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Lara Downes

Nina Simone introduced me to Ledisi. I've been working on a project devoted to Ms. Simone's music, and from the very beginning my producer has been telling me about Ledisi's tribute album to Simone. It sounded interesting — a powerhouse R&B and jazz singer paying homage to an artist whose music provided her a lifeline in a time of crisis. And then, last month, Ledisi Sings Nina came out.

A few months ago I was scrolling through my phone and found that Jon Batiste had shared my new single with his Instagram followers. I DM'd him my thanks and we chatted about the music and its composer, a Black woman named Florence Price who was a brilliant musical pioneer in the 1930s. We talked about the trailblazers who've come before us and about the work we do to honor their legacy.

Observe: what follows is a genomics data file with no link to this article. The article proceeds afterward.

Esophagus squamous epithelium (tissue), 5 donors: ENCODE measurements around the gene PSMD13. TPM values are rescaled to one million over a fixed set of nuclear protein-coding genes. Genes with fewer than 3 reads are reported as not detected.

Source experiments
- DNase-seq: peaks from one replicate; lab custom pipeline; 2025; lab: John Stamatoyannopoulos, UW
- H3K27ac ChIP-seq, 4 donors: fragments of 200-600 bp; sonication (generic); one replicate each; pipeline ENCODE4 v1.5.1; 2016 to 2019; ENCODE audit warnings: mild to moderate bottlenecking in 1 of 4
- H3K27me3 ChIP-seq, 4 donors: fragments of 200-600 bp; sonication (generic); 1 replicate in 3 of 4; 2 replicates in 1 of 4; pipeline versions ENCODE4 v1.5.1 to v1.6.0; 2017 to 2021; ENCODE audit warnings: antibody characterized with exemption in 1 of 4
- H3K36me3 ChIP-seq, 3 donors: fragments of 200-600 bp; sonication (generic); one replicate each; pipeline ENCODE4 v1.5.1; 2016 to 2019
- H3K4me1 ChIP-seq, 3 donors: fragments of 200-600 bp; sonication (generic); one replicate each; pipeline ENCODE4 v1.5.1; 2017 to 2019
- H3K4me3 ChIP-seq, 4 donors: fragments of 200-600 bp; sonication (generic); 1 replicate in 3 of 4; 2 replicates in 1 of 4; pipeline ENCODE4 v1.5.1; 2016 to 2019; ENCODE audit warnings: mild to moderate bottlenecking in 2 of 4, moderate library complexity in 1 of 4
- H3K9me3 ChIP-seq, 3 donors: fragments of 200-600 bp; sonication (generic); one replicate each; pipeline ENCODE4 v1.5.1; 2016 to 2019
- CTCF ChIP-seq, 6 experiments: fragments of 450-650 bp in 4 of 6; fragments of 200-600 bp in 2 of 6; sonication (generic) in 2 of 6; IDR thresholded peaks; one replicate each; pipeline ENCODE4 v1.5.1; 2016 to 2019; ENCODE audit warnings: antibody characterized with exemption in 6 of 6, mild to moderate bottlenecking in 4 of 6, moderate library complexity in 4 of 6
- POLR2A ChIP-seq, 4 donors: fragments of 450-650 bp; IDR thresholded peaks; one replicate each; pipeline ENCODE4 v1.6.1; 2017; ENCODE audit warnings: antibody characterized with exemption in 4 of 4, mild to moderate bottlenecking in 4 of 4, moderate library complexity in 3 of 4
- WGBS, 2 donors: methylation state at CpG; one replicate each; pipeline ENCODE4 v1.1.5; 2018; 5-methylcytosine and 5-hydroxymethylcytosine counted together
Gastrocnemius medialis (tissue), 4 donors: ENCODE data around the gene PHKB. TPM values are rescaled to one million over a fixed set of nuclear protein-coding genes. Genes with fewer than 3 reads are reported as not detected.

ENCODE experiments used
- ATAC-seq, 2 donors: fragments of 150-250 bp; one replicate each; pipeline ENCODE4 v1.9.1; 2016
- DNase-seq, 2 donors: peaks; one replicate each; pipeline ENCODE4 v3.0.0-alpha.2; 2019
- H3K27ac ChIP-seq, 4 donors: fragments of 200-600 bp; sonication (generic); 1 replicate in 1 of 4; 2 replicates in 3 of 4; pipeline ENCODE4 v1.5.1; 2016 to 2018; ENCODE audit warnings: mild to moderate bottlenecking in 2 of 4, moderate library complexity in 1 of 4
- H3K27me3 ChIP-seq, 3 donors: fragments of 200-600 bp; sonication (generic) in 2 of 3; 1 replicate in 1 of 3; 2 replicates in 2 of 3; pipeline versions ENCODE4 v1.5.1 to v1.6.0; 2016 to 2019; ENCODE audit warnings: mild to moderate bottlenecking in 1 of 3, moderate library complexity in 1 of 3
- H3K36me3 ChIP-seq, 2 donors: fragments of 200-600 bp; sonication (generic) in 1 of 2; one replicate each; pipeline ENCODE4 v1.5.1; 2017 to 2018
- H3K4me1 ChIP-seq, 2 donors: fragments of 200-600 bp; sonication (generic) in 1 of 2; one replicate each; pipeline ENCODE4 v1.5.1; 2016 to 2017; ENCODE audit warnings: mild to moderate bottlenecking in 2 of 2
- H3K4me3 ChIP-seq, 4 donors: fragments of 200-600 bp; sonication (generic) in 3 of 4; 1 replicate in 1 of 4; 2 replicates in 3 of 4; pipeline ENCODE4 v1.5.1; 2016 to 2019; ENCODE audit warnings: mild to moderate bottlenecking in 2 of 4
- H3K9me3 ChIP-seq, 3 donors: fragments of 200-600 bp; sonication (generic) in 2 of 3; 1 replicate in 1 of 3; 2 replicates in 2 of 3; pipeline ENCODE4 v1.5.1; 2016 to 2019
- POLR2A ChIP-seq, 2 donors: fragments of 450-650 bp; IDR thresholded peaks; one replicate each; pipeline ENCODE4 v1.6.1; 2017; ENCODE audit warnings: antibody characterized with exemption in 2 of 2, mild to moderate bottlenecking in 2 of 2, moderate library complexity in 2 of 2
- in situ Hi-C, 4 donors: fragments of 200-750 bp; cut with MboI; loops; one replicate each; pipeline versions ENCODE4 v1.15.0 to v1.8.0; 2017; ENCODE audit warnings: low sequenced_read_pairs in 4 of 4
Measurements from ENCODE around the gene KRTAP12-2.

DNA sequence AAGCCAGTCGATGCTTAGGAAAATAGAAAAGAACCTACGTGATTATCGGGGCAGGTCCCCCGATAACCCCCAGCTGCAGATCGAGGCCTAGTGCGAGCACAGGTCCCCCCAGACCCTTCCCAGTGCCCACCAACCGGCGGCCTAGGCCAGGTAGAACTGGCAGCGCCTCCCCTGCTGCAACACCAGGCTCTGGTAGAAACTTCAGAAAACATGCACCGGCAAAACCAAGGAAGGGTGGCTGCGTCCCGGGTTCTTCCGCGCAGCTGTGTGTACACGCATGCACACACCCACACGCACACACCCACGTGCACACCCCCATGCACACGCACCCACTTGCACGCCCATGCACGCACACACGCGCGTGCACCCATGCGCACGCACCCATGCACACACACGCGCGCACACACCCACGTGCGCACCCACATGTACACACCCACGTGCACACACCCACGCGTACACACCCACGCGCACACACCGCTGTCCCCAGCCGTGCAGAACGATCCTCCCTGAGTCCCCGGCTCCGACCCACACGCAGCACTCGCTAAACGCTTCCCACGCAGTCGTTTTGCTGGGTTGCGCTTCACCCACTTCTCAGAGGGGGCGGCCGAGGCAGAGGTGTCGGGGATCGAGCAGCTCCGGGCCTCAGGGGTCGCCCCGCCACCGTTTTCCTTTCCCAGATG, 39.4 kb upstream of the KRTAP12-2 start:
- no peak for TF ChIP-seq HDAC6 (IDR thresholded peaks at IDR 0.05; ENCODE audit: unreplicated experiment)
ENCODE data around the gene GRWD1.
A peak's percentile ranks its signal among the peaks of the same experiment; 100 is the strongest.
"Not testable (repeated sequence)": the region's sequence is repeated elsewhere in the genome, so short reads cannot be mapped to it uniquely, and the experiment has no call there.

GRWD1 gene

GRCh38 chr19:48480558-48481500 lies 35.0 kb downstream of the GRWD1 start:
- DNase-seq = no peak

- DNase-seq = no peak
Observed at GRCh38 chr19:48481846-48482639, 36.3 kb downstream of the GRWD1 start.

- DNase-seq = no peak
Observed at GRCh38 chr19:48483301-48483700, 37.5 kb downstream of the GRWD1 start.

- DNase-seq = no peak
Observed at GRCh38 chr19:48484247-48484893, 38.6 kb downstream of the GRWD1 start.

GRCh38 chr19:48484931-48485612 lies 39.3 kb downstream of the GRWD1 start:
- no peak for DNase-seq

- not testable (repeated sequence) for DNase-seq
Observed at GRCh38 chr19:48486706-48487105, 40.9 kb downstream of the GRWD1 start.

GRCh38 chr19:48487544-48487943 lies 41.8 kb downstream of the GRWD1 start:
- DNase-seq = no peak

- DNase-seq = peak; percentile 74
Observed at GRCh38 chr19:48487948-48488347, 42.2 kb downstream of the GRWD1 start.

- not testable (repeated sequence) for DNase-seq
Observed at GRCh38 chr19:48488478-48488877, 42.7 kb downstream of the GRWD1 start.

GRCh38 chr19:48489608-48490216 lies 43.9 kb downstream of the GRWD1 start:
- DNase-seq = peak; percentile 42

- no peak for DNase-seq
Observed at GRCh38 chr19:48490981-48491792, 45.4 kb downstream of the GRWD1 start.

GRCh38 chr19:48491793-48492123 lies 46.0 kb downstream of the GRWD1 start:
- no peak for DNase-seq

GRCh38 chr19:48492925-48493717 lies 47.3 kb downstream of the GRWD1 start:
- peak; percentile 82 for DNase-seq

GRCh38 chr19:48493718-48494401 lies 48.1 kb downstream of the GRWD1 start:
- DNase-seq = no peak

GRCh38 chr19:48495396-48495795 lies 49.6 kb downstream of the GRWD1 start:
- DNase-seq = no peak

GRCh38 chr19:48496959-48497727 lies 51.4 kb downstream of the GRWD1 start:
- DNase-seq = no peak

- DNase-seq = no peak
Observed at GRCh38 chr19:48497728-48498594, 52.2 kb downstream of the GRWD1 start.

In the 1920s, a renaissance happened in Harlem. Black artists migrated north, rejecting centuries of a tragic status quo. They inspired each other to make art that expressed an audacious new vision of Black beauty, Black hope, Black truth and Black pride. A century later, Black artists are coming together again, somehow, though not physically this time.

Welcome to Amplify With Lara Downes, where you can eavesdrop on my intimate conversations with visionary Black musicians who share what they're making in this time of transformation — of reckoning, reimagining and maybe rebirth.